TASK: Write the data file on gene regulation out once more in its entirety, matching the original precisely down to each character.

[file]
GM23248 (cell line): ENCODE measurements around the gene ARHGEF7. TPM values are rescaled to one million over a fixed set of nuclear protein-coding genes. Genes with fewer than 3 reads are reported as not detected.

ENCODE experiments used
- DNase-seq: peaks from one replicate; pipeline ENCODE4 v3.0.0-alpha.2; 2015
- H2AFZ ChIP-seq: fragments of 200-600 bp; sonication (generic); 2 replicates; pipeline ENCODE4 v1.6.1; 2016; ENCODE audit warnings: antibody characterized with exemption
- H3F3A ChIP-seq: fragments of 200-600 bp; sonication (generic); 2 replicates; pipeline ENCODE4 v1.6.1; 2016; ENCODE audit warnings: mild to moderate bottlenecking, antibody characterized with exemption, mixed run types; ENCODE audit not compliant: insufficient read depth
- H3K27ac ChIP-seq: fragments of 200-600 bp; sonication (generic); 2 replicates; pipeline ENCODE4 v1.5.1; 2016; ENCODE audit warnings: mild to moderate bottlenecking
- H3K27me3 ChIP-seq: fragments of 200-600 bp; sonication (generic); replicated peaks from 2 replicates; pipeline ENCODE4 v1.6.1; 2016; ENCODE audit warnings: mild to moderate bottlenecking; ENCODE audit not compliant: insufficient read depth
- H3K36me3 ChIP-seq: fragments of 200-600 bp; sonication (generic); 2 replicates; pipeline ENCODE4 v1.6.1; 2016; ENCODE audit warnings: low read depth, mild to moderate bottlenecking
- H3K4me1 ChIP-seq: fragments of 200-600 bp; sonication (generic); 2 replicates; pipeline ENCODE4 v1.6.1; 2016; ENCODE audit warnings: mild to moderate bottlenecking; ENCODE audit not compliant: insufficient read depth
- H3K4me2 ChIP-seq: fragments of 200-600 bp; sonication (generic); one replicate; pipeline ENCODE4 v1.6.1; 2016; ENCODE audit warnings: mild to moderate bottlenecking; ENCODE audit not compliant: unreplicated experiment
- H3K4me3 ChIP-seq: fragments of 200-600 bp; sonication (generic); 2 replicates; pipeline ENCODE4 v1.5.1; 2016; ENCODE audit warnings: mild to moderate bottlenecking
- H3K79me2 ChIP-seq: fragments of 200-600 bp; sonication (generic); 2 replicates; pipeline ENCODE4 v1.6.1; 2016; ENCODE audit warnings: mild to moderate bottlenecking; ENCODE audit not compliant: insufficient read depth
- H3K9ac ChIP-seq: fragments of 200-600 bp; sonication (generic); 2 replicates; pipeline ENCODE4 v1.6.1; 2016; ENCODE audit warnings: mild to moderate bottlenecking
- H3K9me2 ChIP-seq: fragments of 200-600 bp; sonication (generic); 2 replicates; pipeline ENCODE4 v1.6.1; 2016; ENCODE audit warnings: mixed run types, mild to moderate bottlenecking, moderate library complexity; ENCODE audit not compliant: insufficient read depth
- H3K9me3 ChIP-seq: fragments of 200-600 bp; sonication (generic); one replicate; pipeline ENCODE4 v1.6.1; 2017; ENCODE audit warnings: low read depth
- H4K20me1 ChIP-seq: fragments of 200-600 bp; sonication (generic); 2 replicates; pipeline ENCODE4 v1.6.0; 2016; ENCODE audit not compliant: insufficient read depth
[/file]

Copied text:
GM23248 (cell line): ENCODE measurements around the gene ARHGEF7. TPM values are rescaled to one million over a fixed set of nuclear protein-coding genes. Genes with fewer than 3 reads are reported as not detected.

ENCODE experiments used
- DNase-seq: peaks from one replicate; pipeline ENCODE4 v3.0.0-alpha.2; 2015
- H2AFZ ChIP-seq: fragments of 200-600 bp; sonication (generic); 2 replicates; pipeline ENCODE4 v1.6.1; 2016; ENCODE audit warnings: antibody characterized with exemption
- H3F3A ChIP-seq: fragments of 200-600 bp; sonication (generic); 2 replicates; pipeline ENCODE4 v1.6.1; 2016; ENCODE audit warnings: mild to moderate bottlenecking, antibody characterized with exemption, mixed run types; ENCODE audit not compliant: insufficient read depth
- H3K27ac ChIP-seq: fragments of 200-600 bp; sonication (generic); 2 replicates; pipeline ENCODE4 v1.5.1; 2016; ENCODE audit warnings: mild to moderate bottlenecking
- H3K27me3 ChIP-seq: fragments of 200-600 bp; sonication (generic); replicated peaks from 2 replicates; pipeline ENCODE4 v1.6.1; 2016; ENCODE audit warnings: mild to moderate bottlenecking; ENCODE audit not compliant: insufficient read depth
- H3K36me3 ChIP-seq: fragments of 200-600 bp; sonication (generic); 2 replicates; pipeline ENCODE4 v1.6.1; 2016; ENCODE audit warnings: low read depth, mild to moderate bottlenecking
- H3K4me1 ChIP-seq: fragments of 200-600 bp; sonication (generic); 2 replicates; pipeline ENCODE4 v1.6.1; 2016; ENCODE audit warnings: mild to moderate bottlenecking; ENCODE audit not compliant: insufficient read depth
- H3K4me2 ChIP-seq: fragments of 200-600 bp; sonication (generic); one replicate; pipeline ENCODE4 v1.6.1; 2016; ENCODE audit warnings: mild to moderate bottlenecking; ENCODE audit not compliant: unreplicated experiment
- H3K4me3 ChIP-seq: fragments of 200-600 bp; sonication (generic); 2 replicates; pipeline ENCODE4 v1.5.1; 2016; ENCODE audit warnings: mild to moderate bottlenecking
- H3K79me2 ChIP-seq: fragments of 200-600 bp; sonication (generic); 2 replicates; pipeline ENCODE4 v1.6.1; 2016; ENCODE audit warnings: mild to moderate bottlenecking; ENCODE audit not compliant: insufficient read depth
- H3K9ac ChIP-seq: fragments of 200-600 bp; sonication (generic); 2 replicates; pipeline ENCODE4 v1.6.1; 2016; ENCODE audit warnings: mild to moderate bottlenecking
- H3K9me2 ChIP-seq: fragments of 200-600 bp; sonication (generic); 2 replicates; pipeline ENCODE4 v1.6.1; 2016; ENCODE audit warnings: mixed run types, mild to moderate bottlenecking, moderate library complexity; ENCODE audit not compliant: insufficient read depth
- H3K9me3 ChIP-seq: fragments of 200-600 bp; sonication (generic); one replicate; pipeline ENCODE4 v1.6.1; 2017; ENCODE audit warnings: low read depth
- H4K20me1 ChIP-seq: fragments of 200-600 bp; sonication (generic); 2 replicates; pipeline ENCODE4 v1.6.0; 2016; ENCODE audit not compliant: insufficient read depth